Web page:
First Comes Baby In The Baby Carriage: ‘Friends With Kids’

Friends With Kids co-stars Kristen Wiig, Maya Rudolph, Chris O’Dowd, and Jon Hamm, all of whom you will recognize from last year’s biggest (and best) studio comedy. Is this Bridemaids 2?


The similarities don’t end with the cast. Friends With Kids contains plenty of rude and crude humor, and in the same way that Bridesmaids poked fun at the absurdity of weddings and relationships by depicting a smorgasbord of broad supporting characters dealing with various marital strife, Friends With Kids skewers parenting. Well, not parenting itself so much as the ways adults change once they become charged with the welfare of a helpless young’un. You could almost say Friends With Kids picks up where Bridesmaids left off, with both the Kristen Wiig and Maya Rudolph characters childless and in happy relationships. (But not for long — on both counts.)

Written by, directed by, and starring Jennifer Westfeldt, Friends With Kids is actually more concerned with Jason and Julie, played by Adam Scott and Westfeldt, who were not in Bridesmaids, than any of the characters played by actors who were. Jason and Julie are besties who share every intimate detail of their lives with each other, and when the movie begins, neither of them is secretly in love with the other. However, once they see how their once-happy friends have become wretched, miserable people in just four years, thanks to child-rearing, Jason and Julie decide the sensible thing to do is to get parenting out of the way before they find their soul mate, with the person they trust most in the world — each other. This leads to an awkward sex scene, and then boom — out comes a baby.

Some of their friends think the idea is ludicrous. Others think less traditional modes of parenting are just as likely to succeed as more by-the-book methods. To me, it doesn’t seem too crazy. Friends With Kids glosses over the pregnancy and some of the stickier details of such arrangements, the sleepless nights and legal issues and whatnot. It keeps the focus trained on Jason and Julie’s relationship, the ways it ebbs and flows. Those “friends with kids” — Ben and Missy (Hamm and Wig), and Alex and Leslie (O’Dowd and Rudolph) are astounded to discover that Jason and Julie actually make fine parents, even when they’re sleeping with other people. Have they found a loophole in that whole “parenting leads to mutual hatred” thing?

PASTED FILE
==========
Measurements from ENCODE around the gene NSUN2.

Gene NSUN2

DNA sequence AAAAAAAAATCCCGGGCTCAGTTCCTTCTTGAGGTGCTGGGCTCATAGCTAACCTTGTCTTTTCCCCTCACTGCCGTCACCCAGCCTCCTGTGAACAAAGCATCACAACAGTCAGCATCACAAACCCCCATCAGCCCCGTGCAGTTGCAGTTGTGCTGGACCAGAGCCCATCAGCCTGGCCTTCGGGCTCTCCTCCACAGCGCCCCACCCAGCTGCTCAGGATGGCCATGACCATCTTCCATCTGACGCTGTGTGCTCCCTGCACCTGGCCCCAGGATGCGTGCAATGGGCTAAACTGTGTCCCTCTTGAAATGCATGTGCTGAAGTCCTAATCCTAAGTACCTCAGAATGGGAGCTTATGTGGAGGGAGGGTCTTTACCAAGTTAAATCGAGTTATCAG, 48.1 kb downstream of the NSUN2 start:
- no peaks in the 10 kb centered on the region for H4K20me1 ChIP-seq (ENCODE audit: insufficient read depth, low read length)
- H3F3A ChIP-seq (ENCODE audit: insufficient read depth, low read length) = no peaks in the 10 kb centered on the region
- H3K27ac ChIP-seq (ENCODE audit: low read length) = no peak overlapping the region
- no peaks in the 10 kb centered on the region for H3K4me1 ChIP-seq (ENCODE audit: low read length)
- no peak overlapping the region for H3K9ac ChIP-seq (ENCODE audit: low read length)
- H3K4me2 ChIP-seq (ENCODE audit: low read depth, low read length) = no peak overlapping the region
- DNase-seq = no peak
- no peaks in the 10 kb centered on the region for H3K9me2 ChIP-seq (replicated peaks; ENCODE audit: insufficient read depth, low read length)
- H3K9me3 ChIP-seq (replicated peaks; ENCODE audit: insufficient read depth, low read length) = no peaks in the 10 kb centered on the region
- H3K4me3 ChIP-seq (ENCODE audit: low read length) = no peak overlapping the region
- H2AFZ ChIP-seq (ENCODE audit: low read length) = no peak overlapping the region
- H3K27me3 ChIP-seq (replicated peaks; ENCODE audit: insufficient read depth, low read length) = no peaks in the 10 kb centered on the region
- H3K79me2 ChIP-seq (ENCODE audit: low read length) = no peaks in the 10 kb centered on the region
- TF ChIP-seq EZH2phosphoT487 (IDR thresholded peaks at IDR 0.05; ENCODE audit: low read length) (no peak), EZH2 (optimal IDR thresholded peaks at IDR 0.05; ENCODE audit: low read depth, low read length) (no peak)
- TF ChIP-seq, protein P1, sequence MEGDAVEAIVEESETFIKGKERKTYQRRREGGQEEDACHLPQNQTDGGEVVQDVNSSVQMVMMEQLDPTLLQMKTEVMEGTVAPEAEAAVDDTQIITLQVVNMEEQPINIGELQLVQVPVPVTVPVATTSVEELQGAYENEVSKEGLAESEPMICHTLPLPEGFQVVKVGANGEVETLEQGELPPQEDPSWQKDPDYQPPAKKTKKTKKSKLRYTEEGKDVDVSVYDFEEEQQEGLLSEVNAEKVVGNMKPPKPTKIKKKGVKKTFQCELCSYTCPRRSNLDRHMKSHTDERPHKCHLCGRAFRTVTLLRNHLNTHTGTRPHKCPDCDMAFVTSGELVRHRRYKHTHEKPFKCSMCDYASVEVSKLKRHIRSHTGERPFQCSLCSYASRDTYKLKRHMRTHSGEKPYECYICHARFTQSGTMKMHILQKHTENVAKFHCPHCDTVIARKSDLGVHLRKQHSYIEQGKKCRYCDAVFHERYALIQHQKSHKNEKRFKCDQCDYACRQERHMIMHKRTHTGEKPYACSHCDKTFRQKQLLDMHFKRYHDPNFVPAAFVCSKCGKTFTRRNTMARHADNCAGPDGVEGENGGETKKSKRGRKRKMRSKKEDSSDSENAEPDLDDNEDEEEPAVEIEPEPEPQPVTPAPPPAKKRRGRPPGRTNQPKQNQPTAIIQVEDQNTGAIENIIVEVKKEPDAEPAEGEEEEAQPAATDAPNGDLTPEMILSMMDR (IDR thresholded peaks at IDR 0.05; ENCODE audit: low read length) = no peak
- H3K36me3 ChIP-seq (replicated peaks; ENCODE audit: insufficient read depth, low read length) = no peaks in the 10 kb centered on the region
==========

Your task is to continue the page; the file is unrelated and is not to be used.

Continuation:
Not exactly. Movies enjoy making a big deal out of the 21st century by dangling new-fangled relationships in front of audiences — such as last year’s Friends With Benefits and No Strings Attached — and then snatching them away in the third act, only to replace them with tired romantic comedy cliches of yesteryear. “Silly modern moviegoer, that would never work!” these films chortle at us, rolling their movie-eyes for buying into their own nonsense premises. Friends With Kids follows suit. Sure, it might have been a more interesting movie if it had let Jason and Julie remain friends without benefits, with one very important string attached — a tiny human being. Exploring all the complexities of that sort of relationship — one in which they’d still get jealous and perhaps hate each other’s chosen spouses, not because they’re attracted to one other but because that’s what friends do — would have been fresh and progressive, and a bit of a feather in the cap of all the non-traditional parents out there. As it is, Friends With Kids gets three-quarters of the way there, then decides to trot backward a bit just in case Middle America doesn’t like it.

But as traditional romantic comedies go, Friends With Kids reasonably painless, with sharp dialogue, engaging performances, and a premise that keeps things interesting — at least until it stretches out the inevitable conclusion for far too long in the last reel. Not surprisingly, Friends With Kids isn’t exactly the ensemble laugh riot the marketing would like audiences to believe it is — the poster features John Hamm and Kristen Wiig front and center, with the film’s little-known writer, director, and star pushed off into a corner. In reality, funny ladies Wiig and Rudolph are actually playing it pretty straight. Wiig, in particular, is miserably unhappy, and I can’t recall a single true zinger her character delivers. (Edward Burns and Megan Fox also turn up as the impossibly perfect mates Jason and Julie hook up with before deciding to follow the rom-com formula after all.)

Fortunately, the chemistry between Jason and Julie does work, at least on some level. The two have a fun rapport. They make great friends. When they each decide they’re meant to be with the other, as friends in romantic comedies will, it’s almost a curiosity. “Really?” you want to say. “But you guys are already having so much fun together!” It seems a shame to ruin that by throwing them into a conventional relationship at movie’s end, but there you have it. Friends With Kids is an engaging, small-scale comedy that will most likely find a cushy home on Netflix. You know, so married couples who hate each other have something to put on between putting the kids to bed and being woken up by an infant’s incessant wailing.


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